The Framus Story
The Framus story is a paradox — it is at the same time unique and typical of a thousand post-war German success stories.
For both of these contradictory reasons as well as the fine stringed instruments that they produce, the Framus story is of particular interest.
Fred Wilfer is the central figure of the Framus story. A native of the Sudetenland, long an area renowned for its traditions of fine violin making. Wilfer was blessed from birth with family connections which augered well for the future.
His father was a timber merchant, and a number of other relatives were well known master violin makers. Combined with Wilfer's shrewdness and vigour, the coincidence would prove a happy one.
The story really begins in the after-math of the Soviet occupation of Czechoslovakia. The German population were given literally a matter of hours to gather what they could and depart from their homeland. The spectre of a skilled community of craftsmen disintegrating was appalling, and largely through the efforts of Fred Wilfer, the precious knowledge and the necessary tools that accompany it were kept together. As a result, the area where Wilfer and his associates resettled in Bubenreuth, and that town and the surrounding area became the centre of post-war Germany's musical industry.
And so Fred Wilfer K.G. was born. Specialising at first in zithers, violins and more conventional guitars which then dominated the German stringed instrument trade, Wilfer found that the war had taken its toll even in the instrument world: There was an almost insatiable demand for musical instruments.
By 1950, Wilfer had formed Framus, and the name itself is an indication of Wilfer's assessment of the path Europe would take in the fifties. The word Framus comes from FRAnconian MUS-ical Instruments — an English name, and Framus were already making small but important inroads into the American market. During the next ten years, Wilfer would secure the guitar concessions at 11 American military bases. Returning G.I.s would bring back more than memories from their national service — many would return with a Framus guitar.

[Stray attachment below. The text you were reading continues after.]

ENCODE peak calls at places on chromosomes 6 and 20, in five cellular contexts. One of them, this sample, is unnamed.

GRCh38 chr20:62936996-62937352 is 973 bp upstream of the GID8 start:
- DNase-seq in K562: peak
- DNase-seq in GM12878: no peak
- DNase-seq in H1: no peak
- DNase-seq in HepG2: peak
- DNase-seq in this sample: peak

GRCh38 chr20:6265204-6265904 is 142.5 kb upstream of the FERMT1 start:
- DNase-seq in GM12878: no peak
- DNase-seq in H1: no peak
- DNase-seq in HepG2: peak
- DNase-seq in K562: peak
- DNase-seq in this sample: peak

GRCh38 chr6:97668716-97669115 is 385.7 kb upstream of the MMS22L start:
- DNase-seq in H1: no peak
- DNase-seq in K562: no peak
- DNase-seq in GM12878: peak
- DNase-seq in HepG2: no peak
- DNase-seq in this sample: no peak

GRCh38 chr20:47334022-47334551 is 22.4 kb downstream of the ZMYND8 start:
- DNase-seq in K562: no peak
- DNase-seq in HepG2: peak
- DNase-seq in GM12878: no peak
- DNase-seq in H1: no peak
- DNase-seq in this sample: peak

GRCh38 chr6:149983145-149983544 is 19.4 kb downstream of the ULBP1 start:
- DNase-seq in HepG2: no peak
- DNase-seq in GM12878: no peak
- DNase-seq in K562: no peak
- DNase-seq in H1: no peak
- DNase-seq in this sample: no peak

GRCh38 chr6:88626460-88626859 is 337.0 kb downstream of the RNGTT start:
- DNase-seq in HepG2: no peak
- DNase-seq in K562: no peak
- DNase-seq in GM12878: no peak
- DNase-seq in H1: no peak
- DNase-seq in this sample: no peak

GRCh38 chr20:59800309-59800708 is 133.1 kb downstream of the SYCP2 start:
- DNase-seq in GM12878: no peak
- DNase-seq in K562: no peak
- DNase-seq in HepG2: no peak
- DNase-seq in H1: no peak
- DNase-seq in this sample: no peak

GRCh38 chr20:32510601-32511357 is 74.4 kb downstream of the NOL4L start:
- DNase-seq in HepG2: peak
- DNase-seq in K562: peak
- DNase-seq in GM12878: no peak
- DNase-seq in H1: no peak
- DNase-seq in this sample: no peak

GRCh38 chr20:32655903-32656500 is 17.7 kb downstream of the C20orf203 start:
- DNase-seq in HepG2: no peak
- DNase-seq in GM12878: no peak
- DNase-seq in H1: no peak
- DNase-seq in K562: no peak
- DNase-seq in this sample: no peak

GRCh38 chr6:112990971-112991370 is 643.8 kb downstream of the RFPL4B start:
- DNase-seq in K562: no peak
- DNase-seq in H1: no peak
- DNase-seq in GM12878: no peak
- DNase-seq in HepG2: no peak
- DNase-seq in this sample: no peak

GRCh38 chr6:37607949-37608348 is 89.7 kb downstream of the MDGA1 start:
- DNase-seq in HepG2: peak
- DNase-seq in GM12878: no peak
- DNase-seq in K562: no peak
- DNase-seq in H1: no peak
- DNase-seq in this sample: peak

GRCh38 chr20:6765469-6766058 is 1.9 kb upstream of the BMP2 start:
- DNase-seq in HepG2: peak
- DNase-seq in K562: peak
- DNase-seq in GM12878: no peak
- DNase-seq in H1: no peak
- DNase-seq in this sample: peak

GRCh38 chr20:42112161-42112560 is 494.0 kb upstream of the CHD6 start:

Even with an eye towards the West, Wilfer didn't neglect the home market. Grounded in the age old tradition of master and client, Wilfer could see no need, even in a modern economy, for a wholesaler. Framus deal directly with the retailers, to make sure that they know exactly what the customer wants. Even now, with the dominance of the electric guitar, Framus still lead the world in the production of zithers. The fifties were the big decade for Framus in terms of volume and growth, although they have continued to develop right up until today. The factory still reflects the traditions which Fred Wilfer worked so hard to preserve in 1945. The total work force of 1200 is largely unskilled labour, overseen by a dozen luthiers, the German term for a master, who are in turn responsible to the senior luthier and one of Germany's most famous masters, Mr. Brauer. While it may run on an assembly line basis, the division of labour goes to great lengths to ensure that quality is maintained — for example, every instrument except those with polyester finishes is hand polished.
A second factory was opened in Pretzfeld in 1965, where the raw bodies of all Framus instruments are fabricated, and the annual output is now over 50,000 instruments.